The ORCHID study, a randomized multi-center trial of open reduction and volar locking plate fixation versus closed reduction and cast immobilization in elderly patients with displaced intra-articular fractures of the distal radius, was designed with the ambitious aim of providing valid data on this topic (2). The trial had to be discontinued, however, owing to sluggish recruitment. From a total of 3151 patients screened for the study protocol, only 185 of the 737 who were potentially suitable could be randomized. As many as 247 patients refused to participate in the trial or expressed a treatment preference. Furthermore, the conservative treatment group was characterized by a high conversion rate of 41%. These figures illustrate a perpetual dilemma of randomized clinical trials in trauma surgery and indeed in surgery as a whole: both the patients and their physicians hesitate to leave it to chance to decide whether they relinquish the old, yet long-established and proven method in favor of a new, allegedly innovative technique.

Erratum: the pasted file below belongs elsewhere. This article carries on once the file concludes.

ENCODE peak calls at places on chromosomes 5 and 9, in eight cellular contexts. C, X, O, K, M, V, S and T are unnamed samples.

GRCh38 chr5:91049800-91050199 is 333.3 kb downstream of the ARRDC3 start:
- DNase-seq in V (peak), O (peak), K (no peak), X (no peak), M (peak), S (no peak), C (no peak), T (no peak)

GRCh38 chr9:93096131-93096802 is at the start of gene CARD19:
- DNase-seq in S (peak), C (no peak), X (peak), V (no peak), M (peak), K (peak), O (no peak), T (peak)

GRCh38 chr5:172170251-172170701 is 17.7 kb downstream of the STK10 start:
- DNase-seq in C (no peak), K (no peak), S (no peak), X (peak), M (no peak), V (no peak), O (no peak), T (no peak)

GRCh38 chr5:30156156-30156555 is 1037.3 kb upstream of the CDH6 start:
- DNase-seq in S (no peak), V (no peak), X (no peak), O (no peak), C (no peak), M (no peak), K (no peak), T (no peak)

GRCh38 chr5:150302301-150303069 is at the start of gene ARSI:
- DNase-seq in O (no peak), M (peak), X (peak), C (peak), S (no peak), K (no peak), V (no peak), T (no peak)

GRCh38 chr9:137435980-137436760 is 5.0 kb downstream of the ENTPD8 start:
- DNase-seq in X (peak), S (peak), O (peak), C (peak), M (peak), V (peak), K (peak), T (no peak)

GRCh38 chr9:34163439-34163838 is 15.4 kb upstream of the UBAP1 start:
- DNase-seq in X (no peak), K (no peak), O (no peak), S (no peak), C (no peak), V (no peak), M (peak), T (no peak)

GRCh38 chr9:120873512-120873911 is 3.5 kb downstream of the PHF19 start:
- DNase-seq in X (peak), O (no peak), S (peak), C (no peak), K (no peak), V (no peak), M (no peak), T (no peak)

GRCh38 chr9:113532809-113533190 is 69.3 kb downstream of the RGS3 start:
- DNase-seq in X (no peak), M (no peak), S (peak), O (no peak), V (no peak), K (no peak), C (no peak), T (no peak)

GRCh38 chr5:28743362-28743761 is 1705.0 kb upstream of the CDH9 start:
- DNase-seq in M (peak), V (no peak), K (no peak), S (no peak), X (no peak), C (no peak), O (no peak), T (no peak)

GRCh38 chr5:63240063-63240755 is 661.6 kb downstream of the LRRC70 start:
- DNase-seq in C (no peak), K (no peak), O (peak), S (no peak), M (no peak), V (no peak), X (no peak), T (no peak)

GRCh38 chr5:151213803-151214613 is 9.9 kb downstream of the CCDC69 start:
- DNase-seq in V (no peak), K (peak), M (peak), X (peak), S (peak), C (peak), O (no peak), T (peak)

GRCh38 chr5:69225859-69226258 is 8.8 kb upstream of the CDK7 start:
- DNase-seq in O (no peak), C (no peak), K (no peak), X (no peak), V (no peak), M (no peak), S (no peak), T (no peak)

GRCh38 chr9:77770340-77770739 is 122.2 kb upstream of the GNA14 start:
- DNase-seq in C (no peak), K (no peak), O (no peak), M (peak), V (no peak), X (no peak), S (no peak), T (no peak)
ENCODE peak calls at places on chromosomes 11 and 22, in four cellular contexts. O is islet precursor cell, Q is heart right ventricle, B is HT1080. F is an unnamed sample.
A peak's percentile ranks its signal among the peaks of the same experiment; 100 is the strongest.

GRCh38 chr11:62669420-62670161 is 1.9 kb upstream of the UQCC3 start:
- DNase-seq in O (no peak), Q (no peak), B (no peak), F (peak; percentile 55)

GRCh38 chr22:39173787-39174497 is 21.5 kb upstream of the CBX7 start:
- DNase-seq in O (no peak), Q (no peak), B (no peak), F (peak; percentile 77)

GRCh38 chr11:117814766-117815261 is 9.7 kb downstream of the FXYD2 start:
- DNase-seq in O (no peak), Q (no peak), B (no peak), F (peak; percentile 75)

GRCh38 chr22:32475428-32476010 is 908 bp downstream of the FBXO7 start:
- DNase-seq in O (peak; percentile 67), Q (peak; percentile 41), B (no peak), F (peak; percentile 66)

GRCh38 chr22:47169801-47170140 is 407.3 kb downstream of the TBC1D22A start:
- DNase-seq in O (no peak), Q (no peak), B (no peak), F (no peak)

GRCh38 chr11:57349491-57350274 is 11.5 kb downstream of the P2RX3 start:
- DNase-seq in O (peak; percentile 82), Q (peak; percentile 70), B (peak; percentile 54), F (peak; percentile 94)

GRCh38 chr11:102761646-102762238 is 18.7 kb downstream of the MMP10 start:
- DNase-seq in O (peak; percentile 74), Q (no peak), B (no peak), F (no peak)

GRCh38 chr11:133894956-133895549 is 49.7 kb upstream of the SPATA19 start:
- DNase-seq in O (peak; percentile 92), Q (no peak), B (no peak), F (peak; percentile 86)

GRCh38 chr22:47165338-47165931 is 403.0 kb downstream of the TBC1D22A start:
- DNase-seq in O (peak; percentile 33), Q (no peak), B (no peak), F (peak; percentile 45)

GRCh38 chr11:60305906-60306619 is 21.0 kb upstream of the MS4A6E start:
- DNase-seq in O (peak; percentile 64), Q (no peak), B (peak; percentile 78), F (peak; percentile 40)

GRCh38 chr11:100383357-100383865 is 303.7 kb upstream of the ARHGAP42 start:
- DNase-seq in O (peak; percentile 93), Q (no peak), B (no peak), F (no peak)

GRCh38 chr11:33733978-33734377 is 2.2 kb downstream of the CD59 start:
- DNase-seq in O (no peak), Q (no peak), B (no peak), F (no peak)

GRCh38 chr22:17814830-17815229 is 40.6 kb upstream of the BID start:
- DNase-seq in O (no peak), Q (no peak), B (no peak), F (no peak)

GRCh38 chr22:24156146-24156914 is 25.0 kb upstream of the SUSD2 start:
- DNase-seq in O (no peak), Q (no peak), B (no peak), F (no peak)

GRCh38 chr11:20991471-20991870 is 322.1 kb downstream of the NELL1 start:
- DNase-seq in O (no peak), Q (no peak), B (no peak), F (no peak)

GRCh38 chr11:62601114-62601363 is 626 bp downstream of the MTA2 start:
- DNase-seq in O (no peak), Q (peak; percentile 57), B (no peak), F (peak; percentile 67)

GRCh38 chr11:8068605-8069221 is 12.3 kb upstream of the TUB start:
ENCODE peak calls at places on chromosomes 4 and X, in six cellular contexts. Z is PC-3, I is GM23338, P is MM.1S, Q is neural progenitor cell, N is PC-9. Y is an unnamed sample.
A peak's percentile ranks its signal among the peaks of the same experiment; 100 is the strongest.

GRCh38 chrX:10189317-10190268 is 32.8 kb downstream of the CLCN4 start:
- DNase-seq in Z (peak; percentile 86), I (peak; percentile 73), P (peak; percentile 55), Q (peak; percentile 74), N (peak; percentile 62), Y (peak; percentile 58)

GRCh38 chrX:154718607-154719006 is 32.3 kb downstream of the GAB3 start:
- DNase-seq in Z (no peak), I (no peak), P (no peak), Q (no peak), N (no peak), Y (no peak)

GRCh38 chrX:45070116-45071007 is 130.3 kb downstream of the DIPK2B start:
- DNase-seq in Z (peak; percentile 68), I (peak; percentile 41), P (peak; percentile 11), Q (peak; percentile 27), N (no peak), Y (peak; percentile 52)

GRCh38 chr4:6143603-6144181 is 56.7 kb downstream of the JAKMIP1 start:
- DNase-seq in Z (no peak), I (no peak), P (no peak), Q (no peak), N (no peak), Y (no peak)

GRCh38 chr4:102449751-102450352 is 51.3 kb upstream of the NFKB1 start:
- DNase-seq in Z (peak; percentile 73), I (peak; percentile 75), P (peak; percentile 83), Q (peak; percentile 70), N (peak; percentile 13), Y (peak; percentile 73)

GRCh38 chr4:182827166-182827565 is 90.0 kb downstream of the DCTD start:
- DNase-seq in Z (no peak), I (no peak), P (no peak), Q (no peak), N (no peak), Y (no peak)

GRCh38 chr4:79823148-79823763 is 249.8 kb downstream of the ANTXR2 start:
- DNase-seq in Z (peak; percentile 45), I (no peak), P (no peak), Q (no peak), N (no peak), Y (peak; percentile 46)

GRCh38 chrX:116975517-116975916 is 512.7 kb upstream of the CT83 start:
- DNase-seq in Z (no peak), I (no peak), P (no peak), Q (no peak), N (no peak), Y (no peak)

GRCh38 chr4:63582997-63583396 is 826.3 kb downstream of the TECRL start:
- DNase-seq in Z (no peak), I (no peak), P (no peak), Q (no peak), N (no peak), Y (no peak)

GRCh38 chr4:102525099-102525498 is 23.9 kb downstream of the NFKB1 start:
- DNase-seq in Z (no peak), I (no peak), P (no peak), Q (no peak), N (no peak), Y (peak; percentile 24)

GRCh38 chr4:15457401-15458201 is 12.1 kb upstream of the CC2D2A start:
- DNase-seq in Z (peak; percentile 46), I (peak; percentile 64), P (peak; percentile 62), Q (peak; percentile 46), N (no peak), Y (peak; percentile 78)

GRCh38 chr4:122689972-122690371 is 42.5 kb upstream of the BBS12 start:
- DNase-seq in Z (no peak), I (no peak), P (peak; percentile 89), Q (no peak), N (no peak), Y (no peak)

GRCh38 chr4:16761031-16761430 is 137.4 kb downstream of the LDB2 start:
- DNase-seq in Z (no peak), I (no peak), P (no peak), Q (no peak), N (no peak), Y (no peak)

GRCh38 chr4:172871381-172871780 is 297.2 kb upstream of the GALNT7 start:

The members of the ORCHID study group are to be congratulated for taking on this challenge. The question of whether or not an innovation yields a quantifiable medical advantage can only be answered if we make the effort to design study protocols that will reveal to what extent our patients benefit from the new technique. In the ORCHID study surgical treatment, despite marginally quantifiable advantages—in terms of hand mobility after 12 months—did not lead to a significantly better outcome. The conclusion is that even in the era of volar plate fixation, primary nonsurgical management represents an effective option for treatment of distal radius fractures in suitable patients. The authors deserve credit for carrying out a study that has yielded scientifically valid data to back this up in elderly patients.